STELTER: Under pressure.

ZURAWIK: Yes, thank you.

When Roger Ailes left FOX News and everything that has happened since, from him -- we were shocked that he would leave. And people thought, wow, that's a really dramatic move. They cut off the head of the snake.

But it didn't end there. They then lost Megyn Kelly, which I think has been greatly underestimated. FOX has done a good job of saying, oh, she doesn't matter, we just plugged Tucker Carlson in.


No, she was one hope they had of journalist respectability. She was one the person who covered Trump honorably during the election. She's gone.

And now this is surprising, Brian. You just cited the column I have in "The Sun" today. I was surprised. That went online Friday. I was surprised by how many women who work at FOX, still work at FOX, some former women, privately contacted me to say, Zurawik, it is a sick culture. You're absolutely right.

And just what Lisa Bloom told you, they're frightened. They don't want to work there. So, you get to a point at FOX where any woman who has other options, why would she want to work in that? That's a culture that Roger Ailes instituted, what, 20 years ago?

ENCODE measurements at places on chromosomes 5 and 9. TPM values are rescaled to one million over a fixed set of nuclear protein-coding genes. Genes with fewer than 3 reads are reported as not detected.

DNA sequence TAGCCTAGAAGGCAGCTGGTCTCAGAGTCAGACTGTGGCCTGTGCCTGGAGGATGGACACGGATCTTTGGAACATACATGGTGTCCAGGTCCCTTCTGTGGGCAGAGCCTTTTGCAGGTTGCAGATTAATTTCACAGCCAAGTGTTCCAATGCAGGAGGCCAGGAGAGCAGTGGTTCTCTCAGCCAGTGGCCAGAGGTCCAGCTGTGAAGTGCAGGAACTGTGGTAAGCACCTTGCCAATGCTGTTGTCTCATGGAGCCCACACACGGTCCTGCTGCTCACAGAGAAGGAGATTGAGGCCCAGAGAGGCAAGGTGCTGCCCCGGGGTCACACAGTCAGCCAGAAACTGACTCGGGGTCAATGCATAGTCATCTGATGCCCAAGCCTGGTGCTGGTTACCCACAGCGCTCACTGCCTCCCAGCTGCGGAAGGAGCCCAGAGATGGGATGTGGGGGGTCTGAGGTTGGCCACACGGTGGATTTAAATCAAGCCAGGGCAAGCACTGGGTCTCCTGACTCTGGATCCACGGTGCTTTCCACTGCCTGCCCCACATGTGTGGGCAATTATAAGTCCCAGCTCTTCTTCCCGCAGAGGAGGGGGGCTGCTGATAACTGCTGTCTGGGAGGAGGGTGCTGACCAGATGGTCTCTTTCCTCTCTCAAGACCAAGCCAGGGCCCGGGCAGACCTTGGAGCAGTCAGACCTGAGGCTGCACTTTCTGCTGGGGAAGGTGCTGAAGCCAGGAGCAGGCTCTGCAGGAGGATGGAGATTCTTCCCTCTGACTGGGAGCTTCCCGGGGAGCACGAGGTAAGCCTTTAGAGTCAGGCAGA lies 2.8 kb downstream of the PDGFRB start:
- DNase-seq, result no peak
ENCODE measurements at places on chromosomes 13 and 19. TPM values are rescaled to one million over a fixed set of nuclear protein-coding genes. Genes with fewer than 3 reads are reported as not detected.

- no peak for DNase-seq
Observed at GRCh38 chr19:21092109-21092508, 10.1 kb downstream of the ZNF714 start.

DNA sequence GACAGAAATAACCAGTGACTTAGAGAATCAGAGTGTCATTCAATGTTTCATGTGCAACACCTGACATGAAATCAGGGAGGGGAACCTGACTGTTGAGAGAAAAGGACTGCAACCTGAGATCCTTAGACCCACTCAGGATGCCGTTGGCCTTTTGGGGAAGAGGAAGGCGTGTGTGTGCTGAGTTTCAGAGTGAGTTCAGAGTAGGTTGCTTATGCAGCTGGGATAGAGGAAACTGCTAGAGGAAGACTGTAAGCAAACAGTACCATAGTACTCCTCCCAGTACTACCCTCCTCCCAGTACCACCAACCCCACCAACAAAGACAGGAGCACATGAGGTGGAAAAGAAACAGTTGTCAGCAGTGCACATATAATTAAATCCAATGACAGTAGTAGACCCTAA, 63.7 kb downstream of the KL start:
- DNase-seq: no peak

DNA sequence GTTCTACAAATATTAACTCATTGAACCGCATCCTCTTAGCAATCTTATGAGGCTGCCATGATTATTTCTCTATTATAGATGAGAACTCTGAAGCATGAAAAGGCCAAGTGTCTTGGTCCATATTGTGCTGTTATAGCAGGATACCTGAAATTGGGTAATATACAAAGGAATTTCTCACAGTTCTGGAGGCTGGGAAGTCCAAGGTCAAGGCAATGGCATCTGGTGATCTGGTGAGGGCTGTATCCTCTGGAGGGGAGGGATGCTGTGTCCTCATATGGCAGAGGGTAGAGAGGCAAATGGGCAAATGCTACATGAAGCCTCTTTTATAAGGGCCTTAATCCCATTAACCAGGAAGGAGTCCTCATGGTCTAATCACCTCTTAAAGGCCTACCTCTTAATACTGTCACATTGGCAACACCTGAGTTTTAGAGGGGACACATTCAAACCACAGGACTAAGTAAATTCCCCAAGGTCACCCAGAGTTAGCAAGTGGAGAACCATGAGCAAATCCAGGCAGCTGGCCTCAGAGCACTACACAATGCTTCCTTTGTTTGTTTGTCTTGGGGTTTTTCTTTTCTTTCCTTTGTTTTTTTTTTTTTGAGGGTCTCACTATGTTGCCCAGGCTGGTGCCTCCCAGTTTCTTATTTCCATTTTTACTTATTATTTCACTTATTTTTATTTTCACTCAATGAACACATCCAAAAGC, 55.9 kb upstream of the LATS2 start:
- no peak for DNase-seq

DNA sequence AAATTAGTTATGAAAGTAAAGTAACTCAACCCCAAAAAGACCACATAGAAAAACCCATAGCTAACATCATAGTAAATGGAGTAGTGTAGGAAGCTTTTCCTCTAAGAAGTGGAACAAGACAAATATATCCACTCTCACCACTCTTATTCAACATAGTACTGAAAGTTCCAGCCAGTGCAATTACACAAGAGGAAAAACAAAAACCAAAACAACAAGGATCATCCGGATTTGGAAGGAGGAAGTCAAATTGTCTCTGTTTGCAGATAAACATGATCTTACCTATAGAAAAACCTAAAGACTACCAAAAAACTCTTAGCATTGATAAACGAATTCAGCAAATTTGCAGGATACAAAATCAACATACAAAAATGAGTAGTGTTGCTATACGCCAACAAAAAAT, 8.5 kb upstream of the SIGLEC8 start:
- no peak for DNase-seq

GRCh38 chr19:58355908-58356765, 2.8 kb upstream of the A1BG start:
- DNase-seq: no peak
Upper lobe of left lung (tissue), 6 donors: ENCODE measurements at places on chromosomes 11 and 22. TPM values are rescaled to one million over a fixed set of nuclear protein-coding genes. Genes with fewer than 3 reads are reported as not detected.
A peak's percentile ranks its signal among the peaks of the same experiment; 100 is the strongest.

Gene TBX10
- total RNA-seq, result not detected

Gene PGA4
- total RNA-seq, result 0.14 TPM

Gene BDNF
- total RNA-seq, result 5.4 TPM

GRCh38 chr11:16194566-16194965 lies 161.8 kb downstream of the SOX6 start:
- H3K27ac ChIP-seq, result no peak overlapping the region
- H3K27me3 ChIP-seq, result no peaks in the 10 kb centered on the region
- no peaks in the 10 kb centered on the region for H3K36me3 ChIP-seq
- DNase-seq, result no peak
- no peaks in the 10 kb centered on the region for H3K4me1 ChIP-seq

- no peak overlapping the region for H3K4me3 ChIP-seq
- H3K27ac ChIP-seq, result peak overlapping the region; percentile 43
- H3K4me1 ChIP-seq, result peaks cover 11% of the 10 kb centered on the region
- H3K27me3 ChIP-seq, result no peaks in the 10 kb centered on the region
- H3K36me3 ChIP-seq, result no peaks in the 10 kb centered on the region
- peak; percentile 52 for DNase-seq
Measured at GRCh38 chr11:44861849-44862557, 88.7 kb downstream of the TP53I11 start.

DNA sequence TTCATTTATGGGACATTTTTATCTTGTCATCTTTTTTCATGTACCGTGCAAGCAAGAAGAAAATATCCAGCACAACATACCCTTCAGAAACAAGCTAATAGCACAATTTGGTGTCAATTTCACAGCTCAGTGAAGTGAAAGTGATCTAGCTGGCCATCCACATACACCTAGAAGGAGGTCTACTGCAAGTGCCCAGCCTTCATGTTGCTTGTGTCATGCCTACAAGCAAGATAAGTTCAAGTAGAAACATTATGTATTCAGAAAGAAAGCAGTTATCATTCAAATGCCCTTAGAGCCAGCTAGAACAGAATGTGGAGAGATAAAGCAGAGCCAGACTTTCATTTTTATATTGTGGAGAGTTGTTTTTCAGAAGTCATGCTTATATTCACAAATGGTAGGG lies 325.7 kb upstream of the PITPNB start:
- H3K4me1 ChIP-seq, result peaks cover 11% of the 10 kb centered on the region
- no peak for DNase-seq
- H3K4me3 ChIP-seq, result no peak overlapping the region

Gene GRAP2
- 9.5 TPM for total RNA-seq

And he's such an autocratic personality. Do you know how deeply rooted that is? So, here is the dilemma for the Murdochs running it.


STELTER: Sorry to interrupt.

But, Jane, you worked there in the 2000s. What do you say? Is it a cancer?

HALL: I don't like -- I love David Zurawik, but I don't like the metaphor of a cancer.

Let me tell you what I think they should do, because I don't want to not say what I think. I think that they -- 21st Century Fox, you know, clearly, as David Zurawik, as Emily Steel said, "The New York Times" pointed out that having said they would no longer tolerate this kind of atmosphere in the workplace, they were fixing it, they did not fix it.

They privately made settlements totaling multimillions on behalf of Bill O'Reilly. Women are silenced by these settlements. That's one of the problems of these settlements. That's why Wendy Walsh, she's not suing him, could speak freely.

I know that they still deny and Roger still denies and O'Reilly denies that this happened. But they settled after they said they were cleaning house.

So, here is what I think they should do. 21st Century Fox should enforce the law. It's against the law. And they should enforce a change in the culture, because it is true. I have talked to women who worked at FOX who have said just what you all have said. Gee, does it taint us that we look as if we shouldn't be working there?

I don't think that's really the point. The point is, 21st Century Fox should do what they said they were going to do nine months ago and change the culture. And if O'Reilly's audience views this as some kind of liberal cabal, then that is regrettable, but that is not the point.